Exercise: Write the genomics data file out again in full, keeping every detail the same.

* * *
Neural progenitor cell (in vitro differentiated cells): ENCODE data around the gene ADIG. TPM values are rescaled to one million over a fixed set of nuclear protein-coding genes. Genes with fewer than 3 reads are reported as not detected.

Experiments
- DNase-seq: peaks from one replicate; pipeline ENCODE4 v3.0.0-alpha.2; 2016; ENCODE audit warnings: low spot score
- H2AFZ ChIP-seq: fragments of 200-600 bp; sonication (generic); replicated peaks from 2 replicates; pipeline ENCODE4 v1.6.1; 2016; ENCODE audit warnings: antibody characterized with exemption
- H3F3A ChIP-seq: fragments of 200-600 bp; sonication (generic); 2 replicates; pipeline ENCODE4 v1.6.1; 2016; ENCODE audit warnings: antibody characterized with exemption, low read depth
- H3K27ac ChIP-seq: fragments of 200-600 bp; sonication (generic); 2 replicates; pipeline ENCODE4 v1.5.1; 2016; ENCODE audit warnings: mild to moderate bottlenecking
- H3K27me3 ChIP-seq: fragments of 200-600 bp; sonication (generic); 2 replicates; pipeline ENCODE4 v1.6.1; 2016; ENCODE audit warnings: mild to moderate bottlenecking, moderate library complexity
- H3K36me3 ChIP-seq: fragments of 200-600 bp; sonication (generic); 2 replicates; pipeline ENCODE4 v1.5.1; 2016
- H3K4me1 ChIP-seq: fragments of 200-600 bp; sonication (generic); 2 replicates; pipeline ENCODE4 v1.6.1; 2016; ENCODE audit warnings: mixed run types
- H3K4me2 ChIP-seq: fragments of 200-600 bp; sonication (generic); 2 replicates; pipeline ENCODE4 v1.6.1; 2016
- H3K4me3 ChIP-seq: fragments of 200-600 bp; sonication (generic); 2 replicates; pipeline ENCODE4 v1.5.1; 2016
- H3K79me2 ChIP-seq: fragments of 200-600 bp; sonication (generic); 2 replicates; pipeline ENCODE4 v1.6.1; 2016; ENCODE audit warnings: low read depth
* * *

Neural progenitor cell (in vitro differentiated cells): ENCODE data around the gene ADIG. TPM values are rescaled to one million over a fixed set of nuclear protein-coding genes. Genes with fewer than 3 reads are reported as not detected.

Experiments
- DNase-seq: peaks from one replicate; pipeline ENCODE4 v3.0.0-alpha.2; 2016; ENCODE audit warnings: low spot score
- H2AFZ ChIP-seq: fragments of 200-600 bp; sonication (generic); replicated peaks from 2 replicates; pipeline ENCODE4 v1.6.1; 2016; ENCODE audit warnings: antibody characterized with exemption
- H3F3A ChIP-seq: fragments of 200-600 bp; sonication (generic); 2 replicates; pipeline ENCODE4 v1.6.1; 2016; ENCODE audit warnings: antibody characterized with exemption, low read depth
- H3K27ac ChIP-seq: fragments of 200-600 bp; sonication (generic); 2 replicates; pipeline ENCODE4 v1.5.1; 2016; ENCODE audit warnings: mild to moderate bottlenecking
- H3K27me3 ChIP-seq: fragments of 200-600 bp; sonication (generic); 2 replicates; pipeline ENCODE4 v1.6.1; 2016; ENCODE audit warnings: mild to moderate bottlenecking, moderate library complexity
- H3K36me3 ChIP-seq: fragments of 200-600 bp; sonication (generic); 2 replicates; pipeline ENCODE4 v1.5.1; 2016
- H3K4me1 ChIP-seq: fragments of 200-600 bp; sonication (generic); 2 replicates; pipeline ENCODE4 v1.6.1; 2016; ENCODE audit warnings: mixed run types
- H3K4me2 ChIP-seq: fragments of 200-600 bp; sonication (generic); 2 replicates; pipeline ENCODE4 v1.6.1; 2016
- H3K4me3 ChIP-seq: fragments of 200-600 bp; sonication (generic); 2 replicates; pipeline ENCODE4 v1.5.1; 2016
- H3K79me2 ChIP-seq: fragments of 200-600 bp; sonication (generic); 2 replicates; pipeline ENCODE4 v1.6.1; 2016; ENCODE audit warnings: low read depth